Reflections

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Autumn in Northern Virginia.  Huntley Meadows in Alexandria, Virginia.  In the middle of suburbia, the woods and wetlands remind you of the true beauty that nature brings.

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Dead Horse Point State Park

Moab, Utah.  How can one town in the Utah desert be so close to two of the most spectacular national parks in the United States – Arches National Park and Canyonlands National Park.  And in between these two great parks, before entering Canyonlands, Island in the Sky, there is a small state park known as Dead Horse Point.  You can be forgiven for not noticing this state park as you drive down the road in the early morning, hoping to catch sunrise at Mesa Arch – a scene that is truly beautiful, truly iconic, widely photographed, widely admired.  Microsoft made Mesa Arch a household name, or at least a household scene, when it included a picture of sunrise at Mesa Arch in its collection of background images in Windows 7.  And I have to say, thank you, Microsoft, for bringing so much of the world’s beauty into our desktops – with the myriad of screensavers, background images, themes that you have available in your various operating systems.

And if you happen to make it down the road to Dead Horse Point State Park, especially before the sun rises (I should have done this) or as the sun sets, you will be treated to a truly spectacular view of the spectacular Utah landscape.  The sun was setting and the river bend scene was not lit well enough to do it justice.  A few yards to the left, however, turning eastward, where the sun’s dying light infuses the red Utah Rocks with a crimson hue, the rocks, the mountains, the desert and the sky conspire to remind all who see it that this is a planet of transcendent beauty and fragility.  We have touched the sky and now we must do our best to be responsible stewards for all below it.  And one look at Dead Horse Point shows us why.  This is not a view to be savored by one person once in a lifetime.  It is a place that makes repeated viewings a special occasion in itself, a place, like so many other places in our planet, that must endure for the generations to come.

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And then, Yosemite

When I was young, my parents used to take me along trips and vacations to see the wonderful places the world had to offer.  I remember driving to Skyline Drive and Shenandoah National Park for the first time.  My father was ecstatic looking at the mountains and the seemingly endless views of the valley below.  My mother was busy posing for photographs.  I was unmoved.  A typical teenager, I just wanted to stay home and do my own thing.

A few years later, my grandparents were visiting us in Virginia and they decided to visit their friends in rural southeastern Virginia.  If the barely two hour drive to the Shenandoah was long, the drive to Richlands, Virginia seemed like an eternity.  Mountains, hills, valleys all melded into a mosaic of interstates and highways, rural roadways, the occasional town.  It was a happy time for all – friendships rekindled, beautiful mountain air – with the exception of the grumpy teenager who just wanted to stay home.  And of course, the Great Smoky Mountains National Park was only a “short” distance away.  So what to do?  Drive through more mountain roads, look at never ending forests, gaze upwards to look  at yet another mountain peak, and meet native Americans for the first time.  That part of the trip was actually interesting.  Clean mountain air, the fog that covered the mountains that made for spectacular sunrise and sunsets, the breezes that made the hot summer days bearable – I didn’t breathe, see or feel any of that.  I chose to ignore the beauty that was around me.  I just wanted to be home.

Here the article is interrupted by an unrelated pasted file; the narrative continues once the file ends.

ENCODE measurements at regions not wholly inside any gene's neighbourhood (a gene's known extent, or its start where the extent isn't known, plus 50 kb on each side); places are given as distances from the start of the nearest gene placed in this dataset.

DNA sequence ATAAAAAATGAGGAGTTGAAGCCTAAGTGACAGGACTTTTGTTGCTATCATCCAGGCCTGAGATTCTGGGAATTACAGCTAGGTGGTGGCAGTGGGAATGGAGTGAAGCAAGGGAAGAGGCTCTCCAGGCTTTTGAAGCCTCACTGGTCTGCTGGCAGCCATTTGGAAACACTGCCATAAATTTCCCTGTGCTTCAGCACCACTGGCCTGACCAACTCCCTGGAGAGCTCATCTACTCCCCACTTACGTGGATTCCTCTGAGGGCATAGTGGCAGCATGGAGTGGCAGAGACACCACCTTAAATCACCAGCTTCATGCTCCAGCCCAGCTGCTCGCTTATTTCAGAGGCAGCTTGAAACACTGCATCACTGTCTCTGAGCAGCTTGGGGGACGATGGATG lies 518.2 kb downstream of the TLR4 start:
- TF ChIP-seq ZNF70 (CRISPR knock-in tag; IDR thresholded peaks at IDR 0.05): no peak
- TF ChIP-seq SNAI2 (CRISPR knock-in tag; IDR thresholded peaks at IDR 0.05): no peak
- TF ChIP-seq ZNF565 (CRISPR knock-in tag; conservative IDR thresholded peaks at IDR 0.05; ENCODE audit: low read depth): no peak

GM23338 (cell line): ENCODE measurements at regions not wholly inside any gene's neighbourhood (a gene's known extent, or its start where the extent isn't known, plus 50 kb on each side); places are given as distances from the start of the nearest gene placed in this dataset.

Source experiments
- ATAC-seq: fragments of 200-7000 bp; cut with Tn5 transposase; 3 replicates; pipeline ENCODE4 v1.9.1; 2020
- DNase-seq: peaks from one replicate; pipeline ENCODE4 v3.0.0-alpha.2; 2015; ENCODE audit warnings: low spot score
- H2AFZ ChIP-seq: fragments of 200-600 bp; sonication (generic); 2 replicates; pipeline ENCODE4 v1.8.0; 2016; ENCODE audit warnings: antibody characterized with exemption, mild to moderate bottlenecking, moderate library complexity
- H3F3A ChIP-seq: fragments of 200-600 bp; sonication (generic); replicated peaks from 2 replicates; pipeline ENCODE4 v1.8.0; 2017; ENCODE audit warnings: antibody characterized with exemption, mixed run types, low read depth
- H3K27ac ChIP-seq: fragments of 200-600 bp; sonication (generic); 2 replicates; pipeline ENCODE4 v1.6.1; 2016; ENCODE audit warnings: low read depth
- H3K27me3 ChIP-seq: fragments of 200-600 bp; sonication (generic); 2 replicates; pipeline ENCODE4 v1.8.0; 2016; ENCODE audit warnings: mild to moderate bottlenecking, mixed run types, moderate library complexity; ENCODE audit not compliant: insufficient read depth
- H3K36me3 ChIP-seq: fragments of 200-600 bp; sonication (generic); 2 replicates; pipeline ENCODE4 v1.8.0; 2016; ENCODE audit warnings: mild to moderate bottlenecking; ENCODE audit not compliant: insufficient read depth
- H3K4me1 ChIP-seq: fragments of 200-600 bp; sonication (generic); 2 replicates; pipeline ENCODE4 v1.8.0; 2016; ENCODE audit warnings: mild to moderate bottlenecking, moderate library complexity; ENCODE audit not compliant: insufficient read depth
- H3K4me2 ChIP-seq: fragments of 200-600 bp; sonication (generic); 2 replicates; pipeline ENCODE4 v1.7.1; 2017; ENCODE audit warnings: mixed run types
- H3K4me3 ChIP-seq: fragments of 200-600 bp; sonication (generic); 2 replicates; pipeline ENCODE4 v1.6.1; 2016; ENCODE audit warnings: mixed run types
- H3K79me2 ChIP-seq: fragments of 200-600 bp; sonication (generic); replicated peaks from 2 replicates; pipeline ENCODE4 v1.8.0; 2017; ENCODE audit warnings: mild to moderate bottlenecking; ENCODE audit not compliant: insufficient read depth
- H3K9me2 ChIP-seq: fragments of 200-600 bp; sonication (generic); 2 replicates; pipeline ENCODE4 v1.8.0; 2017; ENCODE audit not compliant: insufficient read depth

When my father bought me my first real camera, I started taking pictures of my friends.  Eventually, I started taking pictures of the monuments and landmarks that were so close to me.  Visit to the woods and parklands soon became a favored diversion.  I started to read about the great places to visit in the United States.  Shenandoah National Park.  The Great Smoky Mountains National Park.  Yosemite National Park.

I visited family and friends in San Francisco and they offered to drive me to Yosemite.  I was unprepared for what I saw.  I knew that the place was beautiful – who hasn’t seen the pictures of Yosemite taken by Ansel Adams and other great photographers.  I envisioned cliffs, mountains, streams.  Instead, I was treated to one of nature’s great cathedrals.  Yes, El Capitan, with its granite face was a sight to behold.  Half Dome, Yosemite Falls – they were indeed impressive. Still, they are but backdrops to the true beauty of Yosemite.  The life sustaining valley nestled within the great peaks of the Sierras.  The stone monuments, beautiful as they are, are the supporting cast to this place that the trees and animals call home.  Yosemite.  A monument for the ages.  A cathedral for the living.  A gift of magnificent beauty for all.